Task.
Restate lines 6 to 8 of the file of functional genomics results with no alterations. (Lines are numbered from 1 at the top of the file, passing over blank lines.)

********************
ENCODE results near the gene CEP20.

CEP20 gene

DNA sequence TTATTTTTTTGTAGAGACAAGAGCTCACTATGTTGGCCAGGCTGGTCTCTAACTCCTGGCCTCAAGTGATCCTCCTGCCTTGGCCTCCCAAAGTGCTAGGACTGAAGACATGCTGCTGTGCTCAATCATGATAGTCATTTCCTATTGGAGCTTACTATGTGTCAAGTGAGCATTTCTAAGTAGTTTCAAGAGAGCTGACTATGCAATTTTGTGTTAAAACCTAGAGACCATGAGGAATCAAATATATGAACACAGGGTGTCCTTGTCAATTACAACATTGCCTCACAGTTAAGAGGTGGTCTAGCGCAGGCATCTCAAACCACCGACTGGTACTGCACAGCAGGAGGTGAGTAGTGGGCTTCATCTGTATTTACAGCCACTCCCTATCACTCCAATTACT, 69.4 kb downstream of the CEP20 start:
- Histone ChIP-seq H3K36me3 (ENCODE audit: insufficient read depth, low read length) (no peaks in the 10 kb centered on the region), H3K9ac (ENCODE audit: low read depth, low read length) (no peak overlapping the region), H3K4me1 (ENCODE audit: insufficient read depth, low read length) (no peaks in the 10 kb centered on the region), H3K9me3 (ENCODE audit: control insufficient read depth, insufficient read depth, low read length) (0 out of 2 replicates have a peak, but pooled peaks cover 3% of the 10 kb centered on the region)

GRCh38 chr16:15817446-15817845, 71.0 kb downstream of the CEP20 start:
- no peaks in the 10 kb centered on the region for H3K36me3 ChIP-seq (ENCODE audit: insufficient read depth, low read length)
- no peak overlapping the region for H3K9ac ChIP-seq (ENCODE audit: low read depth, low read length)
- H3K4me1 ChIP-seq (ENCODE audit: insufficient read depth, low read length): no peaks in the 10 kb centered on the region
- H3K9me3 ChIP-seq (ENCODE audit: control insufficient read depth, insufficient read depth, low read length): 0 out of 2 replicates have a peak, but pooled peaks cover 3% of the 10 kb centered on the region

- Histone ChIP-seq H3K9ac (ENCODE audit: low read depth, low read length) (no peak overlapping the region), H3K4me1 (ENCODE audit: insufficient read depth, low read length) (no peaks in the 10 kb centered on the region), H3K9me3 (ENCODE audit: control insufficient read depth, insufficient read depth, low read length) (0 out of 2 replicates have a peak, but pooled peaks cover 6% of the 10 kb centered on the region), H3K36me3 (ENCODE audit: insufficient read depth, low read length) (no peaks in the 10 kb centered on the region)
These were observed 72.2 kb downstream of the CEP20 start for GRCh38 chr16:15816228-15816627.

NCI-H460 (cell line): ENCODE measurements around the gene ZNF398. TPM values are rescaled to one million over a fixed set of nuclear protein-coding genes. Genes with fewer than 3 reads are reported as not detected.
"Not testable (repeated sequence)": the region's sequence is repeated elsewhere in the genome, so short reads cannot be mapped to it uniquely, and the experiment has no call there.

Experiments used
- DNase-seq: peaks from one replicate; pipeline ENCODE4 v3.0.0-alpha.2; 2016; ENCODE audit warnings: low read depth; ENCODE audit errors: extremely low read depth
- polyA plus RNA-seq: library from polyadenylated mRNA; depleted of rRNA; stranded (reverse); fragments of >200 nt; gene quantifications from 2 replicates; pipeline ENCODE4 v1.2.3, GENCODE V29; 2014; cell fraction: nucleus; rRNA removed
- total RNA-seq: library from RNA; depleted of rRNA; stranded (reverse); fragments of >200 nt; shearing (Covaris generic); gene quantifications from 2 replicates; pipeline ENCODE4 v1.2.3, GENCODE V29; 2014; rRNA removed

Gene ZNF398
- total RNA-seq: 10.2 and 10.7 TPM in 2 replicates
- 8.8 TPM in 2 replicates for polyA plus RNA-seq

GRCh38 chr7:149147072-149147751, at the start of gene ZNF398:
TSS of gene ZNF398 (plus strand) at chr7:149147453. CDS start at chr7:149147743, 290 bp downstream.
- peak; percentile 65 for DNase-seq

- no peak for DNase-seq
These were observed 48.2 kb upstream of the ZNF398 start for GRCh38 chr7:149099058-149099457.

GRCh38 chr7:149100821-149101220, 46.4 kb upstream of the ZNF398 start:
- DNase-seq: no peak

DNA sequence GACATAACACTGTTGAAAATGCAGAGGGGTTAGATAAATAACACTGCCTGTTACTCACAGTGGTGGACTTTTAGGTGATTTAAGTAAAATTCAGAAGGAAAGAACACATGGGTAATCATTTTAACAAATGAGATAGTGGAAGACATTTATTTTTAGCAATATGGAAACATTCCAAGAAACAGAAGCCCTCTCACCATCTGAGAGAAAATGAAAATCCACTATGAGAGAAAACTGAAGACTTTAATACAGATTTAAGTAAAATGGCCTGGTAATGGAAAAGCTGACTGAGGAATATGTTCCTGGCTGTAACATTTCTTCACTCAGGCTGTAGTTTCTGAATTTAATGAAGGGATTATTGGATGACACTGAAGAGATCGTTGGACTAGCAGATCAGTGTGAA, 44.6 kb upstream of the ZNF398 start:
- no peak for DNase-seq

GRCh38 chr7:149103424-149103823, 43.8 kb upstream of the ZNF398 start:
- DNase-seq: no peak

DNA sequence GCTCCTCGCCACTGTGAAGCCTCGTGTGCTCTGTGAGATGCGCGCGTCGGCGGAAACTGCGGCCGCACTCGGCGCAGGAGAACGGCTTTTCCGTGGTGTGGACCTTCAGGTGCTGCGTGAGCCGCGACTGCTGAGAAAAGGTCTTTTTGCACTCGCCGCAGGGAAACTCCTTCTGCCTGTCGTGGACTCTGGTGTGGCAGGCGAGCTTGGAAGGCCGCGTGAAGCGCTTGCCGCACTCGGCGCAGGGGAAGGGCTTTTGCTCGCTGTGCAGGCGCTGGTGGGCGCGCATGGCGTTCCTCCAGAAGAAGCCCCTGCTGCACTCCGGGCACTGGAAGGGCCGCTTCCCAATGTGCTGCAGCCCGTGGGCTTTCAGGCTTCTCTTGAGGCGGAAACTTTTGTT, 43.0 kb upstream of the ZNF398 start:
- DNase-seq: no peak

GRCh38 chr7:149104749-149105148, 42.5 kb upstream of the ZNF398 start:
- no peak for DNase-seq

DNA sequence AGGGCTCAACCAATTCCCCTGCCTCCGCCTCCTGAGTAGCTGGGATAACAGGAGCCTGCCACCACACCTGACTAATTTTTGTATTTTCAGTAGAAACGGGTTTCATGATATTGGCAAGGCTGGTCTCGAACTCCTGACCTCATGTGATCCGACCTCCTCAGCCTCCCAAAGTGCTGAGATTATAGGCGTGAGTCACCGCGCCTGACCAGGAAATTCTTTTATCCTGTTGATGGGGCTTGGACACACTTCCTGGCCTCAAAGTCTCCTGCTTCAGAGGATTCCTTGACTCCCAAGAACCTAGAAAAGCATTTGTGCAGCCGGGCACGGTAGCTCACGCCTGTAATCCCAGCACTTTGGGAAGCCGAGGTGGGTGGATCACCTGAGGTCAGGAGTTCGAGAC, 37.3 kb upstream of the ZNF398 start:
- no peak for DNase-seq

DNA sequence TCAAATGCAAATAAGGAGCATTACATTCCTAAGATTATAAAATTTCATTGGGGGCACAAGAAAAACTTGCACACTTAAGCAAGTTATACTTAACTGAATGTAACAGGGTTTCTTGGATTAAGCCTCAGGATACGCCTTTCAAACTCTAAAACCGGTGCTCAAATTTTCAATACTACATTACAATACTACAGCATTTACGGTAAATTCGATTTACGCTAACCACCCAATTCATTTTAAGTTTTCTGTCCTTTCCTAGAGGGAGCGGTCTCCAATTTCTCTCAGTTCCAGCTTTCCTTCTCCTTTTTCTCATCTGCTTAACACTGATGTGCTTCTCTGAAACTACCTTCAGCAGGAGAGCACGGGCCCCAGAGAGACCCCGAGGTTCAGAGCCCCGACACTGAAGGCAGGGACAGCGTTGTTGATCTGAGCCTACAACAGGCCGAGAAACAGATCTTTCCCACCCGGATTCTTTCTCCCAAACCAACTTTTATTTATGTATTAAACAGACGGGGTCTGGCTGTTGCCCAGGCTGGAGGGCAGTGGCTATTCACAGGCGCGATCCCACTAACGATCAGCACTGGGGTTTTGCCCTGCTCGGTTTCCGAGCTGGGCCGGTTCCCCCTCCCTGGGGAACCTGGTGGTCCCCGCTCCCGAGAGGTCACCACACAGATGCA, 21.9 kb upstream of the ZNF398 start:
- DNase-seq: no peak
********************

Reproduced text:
- no peaks in the 10 kb centered on the region for H3K36me3 ChIP-seq (ENCODE audit: insufficient read depth, low read length)
- no peak overlapping the region for H3K9ac ChIP-seq (ENCODE audit: low read depth, low read length)
- H3K4me1 ChIP-seq (ENCODE audit: insufficient read depth, low read length): no peaks in the 10 kb centered on the region